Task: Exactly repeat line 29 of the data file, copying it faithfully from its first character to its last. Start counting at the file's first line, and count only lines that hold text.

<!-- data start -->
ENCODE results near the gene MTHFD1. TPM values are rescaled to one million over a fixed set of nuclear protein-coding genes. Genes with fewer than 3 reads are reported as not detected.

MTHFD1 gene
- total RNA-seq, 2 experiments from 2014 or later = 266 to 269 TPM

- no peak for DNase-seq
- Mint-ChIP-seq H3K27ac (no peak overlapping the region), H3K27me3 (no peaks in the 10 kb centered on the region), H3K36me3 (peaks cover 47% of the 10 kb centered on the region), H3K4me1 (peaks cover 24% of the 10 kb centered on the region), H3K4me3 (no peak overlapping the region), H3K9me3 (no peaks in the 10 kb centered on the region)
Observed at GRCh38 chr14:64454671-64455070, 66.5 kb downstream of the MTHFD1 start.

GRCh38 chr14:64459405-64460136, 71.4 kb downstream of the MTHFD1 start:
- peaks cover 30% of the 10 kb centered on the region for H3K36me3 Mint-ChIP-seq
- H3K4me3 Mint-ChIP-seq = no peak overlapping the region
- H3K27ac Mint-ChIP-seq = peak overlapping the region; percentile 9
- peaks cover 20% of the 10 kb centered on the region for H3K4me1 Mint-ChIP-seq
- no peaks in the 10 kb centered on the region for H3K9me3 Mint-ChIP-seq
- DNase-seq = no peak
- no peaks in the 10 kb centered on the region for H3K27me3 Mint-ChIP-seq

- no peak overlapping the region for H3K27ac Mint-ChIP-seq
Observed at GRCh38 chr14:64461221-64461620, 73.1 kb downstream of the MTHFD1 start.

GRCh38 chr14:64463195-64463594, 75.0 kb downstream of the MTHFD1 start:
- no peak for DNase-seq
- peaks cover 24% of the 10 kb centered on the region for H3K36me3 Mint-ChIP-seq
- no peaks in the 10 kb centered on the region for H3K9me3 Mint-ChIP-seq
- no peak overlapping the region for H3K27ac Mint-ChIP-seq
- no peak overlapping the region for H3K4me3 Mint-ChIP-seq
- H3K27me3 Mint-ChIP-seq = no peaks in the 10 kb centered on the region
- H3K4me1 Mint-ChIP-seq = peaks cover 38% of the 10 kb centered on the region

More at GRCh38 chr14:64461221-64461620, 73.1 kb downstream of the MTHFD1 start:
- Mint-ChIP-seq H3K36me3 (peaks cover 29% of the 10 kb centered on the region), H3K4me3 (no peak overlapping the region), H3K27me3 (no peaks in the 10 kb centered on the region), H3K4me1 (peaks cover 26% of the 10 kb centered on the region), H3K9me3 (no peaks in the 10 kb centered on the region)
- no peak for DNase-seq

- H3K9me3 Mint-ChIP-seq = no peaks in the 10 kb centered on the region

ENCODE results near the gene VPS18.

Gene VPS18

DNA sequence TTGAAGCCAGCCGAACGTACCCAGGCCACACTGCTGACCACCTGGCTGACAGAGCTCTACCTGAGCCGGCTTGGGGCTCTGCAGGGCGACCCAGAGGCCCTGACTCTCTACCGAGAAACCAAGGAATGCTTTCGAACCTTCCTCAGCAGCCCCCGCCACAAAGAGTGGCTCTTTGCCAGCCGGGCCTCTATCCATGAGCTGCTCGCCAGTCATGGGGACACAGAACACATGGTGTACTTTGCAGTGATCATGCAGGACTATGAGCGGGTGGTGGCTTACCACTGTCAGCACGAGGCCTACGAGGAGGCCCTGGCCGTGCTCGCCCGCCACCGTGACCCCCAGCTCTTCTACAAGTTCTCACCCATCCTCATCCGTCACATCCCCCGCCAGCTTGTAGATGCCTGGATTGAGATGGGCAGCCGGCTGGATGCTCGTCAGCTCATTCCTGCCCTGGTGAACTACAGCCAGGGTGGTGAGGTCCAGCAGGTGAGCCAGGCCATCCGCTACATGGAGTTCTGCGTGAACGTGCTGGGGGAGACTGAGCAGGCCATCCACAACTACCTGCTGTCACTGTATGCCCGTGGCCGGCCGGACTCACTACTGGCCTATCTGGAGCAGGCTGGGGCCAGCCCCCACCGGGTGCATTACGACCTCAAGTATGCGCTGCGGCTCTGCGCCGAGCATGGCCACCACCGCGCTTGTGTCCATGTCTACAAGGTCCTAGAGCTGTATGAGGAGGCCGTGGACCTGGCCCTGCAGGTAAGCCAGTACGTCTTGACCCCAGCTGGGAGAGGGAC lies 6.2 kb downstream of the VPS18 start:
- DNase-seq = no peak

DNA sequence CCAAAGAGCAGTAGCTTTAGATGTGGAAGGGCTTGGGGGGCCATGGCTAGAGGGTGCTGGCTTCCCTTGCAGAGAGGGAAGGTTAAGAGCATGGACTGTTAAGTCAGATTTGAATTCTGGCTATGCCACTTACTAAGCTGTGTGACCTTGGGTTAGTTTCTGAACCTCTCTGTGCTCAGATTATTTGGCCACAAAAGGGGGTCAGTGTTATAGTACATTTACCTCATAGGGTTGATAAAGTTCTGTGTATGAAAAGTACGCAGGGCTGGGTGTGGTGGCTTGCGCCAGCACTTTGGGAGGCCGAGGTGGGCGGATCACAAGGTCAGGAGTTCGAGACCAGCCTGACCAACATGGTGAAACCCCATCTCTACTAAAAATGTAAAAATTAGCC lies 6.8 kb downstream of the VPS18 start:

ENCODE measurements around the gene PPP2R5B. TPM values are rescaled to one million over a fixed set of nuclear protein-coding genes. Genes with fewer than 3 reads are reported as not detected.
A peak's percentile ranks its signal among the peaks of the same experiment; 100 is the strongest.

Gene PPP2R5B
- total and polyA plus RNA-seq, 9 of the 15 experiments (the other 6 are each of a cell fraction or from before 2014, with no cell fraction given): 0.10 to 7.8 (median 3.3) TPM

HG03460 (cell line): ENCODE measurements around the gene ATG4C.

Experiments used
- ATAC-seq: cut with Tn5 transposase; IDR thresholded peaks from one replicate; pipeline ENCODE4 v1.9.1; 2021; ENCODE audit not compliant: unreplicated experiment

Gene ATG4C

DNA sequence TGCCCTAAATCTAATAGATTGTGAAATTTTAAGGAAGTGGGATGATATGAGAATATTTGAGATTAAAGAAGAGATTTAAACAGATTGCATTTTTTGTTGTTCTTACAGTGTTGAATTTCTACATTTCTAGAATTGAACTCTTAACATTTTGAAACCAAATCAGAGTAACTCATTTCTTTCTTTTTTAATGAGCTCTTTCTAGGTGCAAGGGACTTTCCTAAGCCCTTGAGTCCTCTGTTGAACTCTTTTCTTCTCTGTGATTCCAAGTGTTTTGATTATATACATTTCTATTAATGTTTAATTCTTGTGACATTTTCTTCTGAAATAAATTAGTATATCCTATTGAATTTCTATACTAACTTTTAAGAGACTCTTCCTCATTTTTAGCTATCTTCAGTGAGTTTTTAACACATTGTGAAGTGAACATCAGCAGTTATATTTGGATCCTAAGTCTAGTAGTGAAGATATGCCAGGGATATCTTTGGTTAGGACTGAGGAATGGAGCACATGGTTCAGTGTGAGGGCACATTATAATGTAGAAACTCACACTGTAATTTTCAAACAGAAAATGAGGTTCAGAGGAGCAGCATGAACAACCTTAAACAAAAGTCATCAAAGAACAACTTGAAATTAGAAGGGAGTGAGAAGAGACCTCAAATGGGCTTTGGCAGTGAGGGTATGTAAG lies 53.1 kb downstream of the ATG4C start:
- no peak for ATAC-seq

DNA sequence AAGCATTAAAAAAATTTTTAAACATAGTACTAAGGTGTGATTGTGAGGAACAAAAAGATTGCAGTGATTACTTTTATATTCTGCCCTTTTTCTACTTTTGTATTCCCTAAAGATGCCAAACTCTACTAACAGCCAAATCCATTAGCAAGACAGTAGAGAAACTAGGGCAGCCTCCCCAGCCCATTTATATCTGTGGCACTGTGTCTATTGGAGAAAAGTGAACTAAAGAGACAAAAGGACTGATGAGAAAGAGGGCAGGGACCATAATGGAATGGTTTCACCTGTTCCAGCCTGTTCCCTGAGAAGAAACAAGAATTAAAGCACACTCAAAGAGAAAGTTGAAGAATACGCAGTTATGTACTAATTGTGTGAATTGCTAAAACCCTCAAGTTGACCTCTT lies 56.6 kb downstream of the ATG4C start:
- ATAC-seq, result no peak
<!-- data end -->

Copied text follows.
ENCODE results near the gene VPS18.